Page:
Knowledge of Instructional Strategies
Components of PCK include orientation to teaching the content, knowledge of the content and the curriculum, knowledge of students, and knowledge and beliefs about instructional strategies. These components naturally lead instructors to consider the role of the course within the curriculum, use of the best instructional practices for a particular content area, the most common student misconceptions, and the most difficult concepts for students to grasp.
Your knowledge and beliefs about the purposes and goals for teaching in your content area form the backbone for your orientation to teaching the content. Your knowledge and beliefs drive the decisions you make about the curriculum, the ways in which you will assess student learning to give you the best information on student progress, and the decisions you make about the instructional practices you choose (Magnusson, Krajacik, and Borko, 1999). Contemporary education research has identified teaching best practices and assessment best practices that support student success. In some fields, particularly STEM, you can look to Discipline-Based Education Research Scholarship (DBER) in your field for current perspectives on how curriculum and instructional practices best support student learning. We encourage you to talk with colleagues in your department who teach the same course(s) to collectively consider the most effective approaches to teaching your content.
Unfortunately, being a content expert does not automatically translate into pedagogical content knowledge expertise: People don’t typically become expert teachers overnight. Doing so takes experience, reflection and training. However, you have a solid foundation from which to draw when making decisions about how to teach. Recent research shows that instructors make use of “their prior experiences as instructors, their experiences as students, their experiences as researchers, and . . . their non-academic roles (Oleson & Hora, 2013).” Reflecting on your prior experiences is an initial key to developing PCK. But, we recommend you seek out input from colleagues in order to expand your set of perspectives that may be represented in the diversity of students in your course. In addition to your wealth of starting points for instructional strategies, consider how your field grapples with complexities. Recognize that you may be the first to introduce your field to some of your students.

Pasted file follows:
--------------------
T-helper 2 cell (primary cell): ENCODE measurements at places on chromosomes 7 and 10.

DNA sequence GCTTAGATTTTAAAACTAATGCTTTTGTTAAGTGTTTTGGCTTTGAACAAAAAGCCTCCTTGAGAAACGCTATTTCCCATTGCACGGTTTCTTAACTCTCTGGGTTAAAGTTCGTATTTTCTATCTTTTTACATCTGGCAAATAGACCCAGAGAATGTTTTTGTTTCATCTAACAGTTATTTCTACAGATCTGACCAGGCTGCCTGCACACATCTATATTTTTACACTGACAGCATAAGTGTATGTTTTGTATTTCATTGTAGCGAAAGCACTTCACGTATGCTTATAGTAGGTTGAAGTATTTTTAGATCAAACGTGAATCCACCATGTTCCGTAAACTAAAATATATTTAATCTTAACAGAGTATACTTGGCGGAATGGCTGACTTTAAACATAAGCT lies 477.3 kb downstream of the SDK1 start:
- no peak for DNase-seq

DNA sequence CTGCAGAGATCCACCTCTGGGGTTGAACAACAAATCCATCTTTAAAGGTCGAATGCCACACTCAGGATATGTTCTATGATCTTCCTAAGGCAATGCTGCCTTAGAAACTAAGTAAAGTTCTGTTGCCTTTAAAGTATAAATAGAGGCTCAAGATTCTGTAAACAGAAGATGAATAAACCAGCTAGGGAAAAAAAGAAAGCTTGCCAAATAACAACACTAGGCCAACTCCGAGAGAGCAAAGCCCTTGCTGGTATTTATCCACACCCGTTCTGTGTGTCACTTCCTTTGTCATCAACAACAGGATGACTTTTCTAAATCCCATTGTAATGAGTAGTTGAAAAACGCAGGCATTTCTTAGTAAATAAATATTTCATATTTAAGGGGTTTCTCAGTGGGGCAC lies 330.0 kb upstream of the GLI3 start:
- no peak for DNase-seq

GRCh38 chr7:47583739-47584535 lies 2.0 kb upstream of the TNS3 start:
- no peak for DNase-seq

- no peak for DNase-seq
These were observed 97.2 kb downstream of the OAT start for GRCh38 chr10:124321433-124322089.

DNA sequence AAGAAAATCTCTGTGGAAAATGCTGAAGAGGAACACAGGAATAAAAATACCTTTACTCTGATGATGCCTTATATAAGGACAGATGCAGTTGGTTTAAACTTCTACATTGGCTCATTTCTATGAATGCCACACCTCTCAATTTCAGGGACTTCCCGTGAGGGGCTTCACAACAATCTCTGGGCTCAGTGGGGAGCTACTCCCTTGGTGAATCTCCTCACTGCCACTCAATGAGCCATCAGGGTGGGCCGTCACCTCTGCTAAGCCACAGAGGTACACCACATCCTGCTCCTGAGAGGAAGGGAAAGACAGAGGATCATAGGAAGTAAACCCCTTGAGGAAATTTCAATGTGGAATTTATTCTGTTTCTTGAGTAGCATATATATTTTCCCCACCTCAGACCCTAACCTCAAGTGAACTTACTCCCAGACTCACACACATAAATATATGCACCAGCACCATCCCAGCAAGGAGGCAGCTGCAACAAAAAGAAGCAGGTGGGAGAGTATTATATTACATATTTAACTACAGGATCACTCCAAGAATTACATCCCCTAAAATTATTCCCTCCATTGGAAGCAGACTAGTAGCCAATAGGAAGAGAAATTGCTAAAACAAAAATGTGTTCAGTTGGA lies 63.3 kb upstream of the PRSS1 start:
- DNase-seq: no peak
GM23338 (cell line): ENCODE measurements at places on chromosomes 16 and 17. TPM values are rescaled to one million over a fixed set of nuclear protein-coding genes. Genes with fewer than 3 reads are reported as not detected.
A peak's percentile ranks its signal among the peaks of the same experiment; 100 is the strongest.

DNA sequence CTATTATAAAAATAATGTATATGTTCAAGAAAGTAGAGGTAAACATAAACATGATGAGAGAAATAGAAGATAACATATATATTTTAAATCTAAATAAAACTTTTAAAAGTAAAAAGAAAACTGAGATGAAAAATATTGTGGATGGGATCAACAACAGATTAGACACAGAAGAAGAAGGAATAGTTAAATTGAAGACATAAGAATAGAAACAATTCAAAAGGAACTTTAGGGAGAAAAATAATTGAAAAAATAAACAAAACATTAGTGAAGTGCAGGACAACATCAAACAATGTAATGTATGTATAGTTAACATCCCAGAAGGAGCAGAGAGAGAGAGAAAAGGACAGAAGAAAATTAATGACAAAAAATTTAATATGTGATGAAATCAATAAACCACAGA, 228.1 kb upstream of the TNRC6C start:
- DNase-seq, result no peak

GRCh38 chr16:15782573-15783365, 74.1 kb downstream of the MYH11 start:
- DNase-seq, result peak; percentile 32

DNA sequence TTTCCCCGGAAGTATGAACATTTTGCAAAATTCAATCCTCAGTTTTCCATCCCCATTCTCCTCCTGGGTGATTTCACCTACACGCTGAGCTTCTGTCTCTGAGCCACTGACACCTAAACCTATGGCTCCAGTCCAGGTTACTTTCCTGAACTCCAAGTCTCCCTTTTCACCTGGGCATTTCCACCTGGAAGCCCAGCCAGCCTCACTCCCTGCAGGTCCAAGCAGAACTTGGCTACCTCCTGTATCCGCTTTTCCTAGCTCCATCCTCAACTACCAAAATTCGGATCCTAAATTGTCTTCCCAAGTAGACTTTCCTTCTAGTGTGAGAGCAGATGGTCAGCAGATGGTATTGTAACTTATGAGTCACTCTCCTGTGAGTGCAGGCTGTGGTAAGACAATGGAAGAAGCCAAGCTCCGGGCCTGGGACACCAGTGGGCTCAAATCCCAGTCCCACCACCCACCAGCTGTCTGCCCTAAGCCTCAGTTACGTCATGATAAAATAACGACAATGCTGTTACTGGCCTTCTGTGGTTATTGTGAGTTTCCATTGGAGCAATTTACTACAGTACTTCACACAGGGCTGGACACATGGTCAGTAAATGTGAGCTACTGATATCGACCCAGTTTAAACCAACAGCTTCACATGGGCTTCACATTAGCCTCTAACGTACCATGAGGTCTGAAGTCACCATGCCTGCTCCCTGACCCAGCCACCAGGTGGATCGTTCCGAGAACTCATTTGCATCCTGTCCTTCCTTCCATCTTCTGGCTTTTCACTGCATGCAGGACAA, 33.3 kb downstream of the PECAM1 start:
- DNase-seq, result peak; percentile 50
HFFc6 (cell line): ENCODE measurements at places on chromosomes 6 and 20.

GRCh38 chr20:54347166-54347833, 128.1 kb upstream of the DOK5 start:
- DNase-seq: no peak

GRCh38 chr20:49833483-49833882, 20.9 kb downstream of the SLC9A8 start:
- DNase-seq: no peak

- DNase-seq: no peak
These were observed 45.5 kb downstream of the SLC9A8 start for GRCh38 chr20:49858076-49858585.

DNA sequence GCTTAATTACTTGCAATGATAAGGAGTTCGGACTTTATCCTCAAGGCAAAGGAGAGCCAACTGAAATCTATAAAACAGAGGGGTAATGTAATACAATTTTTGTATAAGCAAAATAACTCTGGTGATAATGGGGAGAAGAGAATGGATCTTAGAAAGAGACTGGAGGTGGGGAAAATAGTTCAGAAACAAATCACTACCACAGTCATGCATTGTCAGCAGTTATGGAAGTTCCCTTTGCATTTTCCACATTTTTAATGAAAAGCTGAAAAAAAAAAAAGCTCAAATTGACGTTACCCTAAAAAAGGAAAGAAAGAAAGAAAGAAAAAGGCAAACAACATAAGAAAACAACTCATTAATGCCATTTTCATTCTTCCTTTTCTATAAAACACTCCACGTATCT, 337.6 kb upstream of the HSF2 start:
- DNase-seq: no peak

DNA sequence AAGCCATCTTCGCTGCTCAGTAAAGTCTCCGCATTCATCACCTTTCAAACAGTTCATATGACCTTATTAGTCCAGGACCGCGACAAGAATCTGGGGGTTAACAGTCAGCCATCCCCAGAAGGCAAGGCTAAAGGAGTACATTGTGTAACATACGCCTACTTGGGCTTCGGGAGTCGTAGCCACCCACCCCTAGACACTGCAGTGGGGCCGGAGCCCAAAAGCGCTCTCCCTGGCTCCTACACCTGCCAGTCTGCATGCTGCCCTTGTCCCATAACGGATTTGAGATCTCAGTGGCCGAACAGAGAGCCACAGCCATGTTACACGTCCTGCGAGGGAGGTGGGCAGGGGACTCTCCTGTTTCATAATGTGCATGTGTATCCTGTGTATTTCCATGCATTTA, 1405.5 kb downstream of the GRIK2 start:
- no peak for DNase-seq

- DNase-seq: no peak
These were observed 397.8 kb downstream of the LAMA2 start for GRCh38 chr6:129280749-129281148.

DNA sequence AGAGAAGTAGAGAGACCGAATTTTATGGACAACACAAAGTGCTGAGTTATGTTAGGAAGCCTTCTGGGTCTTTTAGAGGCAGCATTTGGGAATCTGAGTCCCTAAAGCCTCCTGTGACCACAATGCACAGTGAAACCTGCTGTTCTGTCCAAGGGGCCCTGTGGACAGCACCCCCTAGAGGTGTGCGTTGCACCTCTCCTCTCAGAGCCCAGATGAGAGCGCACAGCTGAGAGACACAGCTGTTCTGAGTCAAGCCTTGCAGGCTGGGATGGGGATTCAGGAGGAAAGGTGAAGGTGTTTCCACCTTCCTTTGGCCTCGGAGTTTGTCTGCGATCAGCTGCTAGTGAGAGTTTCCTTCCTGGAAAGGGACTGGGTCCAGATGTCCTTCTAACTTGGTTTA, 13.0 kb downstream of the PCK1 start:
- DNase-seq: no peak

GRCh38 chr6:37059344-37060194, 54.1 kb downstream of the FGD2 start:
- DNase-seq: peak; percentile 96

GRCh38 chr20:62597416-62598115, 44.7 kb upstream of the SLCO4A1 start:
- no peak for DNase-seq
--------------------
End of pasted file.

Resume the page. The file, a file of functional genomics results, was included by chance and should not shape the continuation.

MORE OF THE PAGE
- Think about your course structure then set up your syllabus, lessons structure, and canvas shell in such a way to build knowledge sequentially in your course.
- Use instructional strategies that engage all, not just some, students in learning.
- Specifically teach critical thinking skills necessary for success in your field.
- Ask questions that necessitate critical thinking from all students.
- Share common misconceptions with your students and explain why those misconceptions often occur.
- Be current in appropriate uses of technology to help organize and teach your content.
- In some fields, particularly STEM, you can look to Discipline-Based Education Research Scholarship (DBER) in your field for current perspectives on how curriculum and instructional practices best support student learning.
- For topics that have typically been challenging for students, talk with colleagues who have taught these topics successfully.
- Talk with colleagues in your department who teach the same course(s) to collectively consider the most effective approaches to teaching your content.
- Consider flipping the lesson when appropriate. Flipping is a term that means introducing low stakes pre-class work to prepare your students for the immersive class time activity you’ve planned.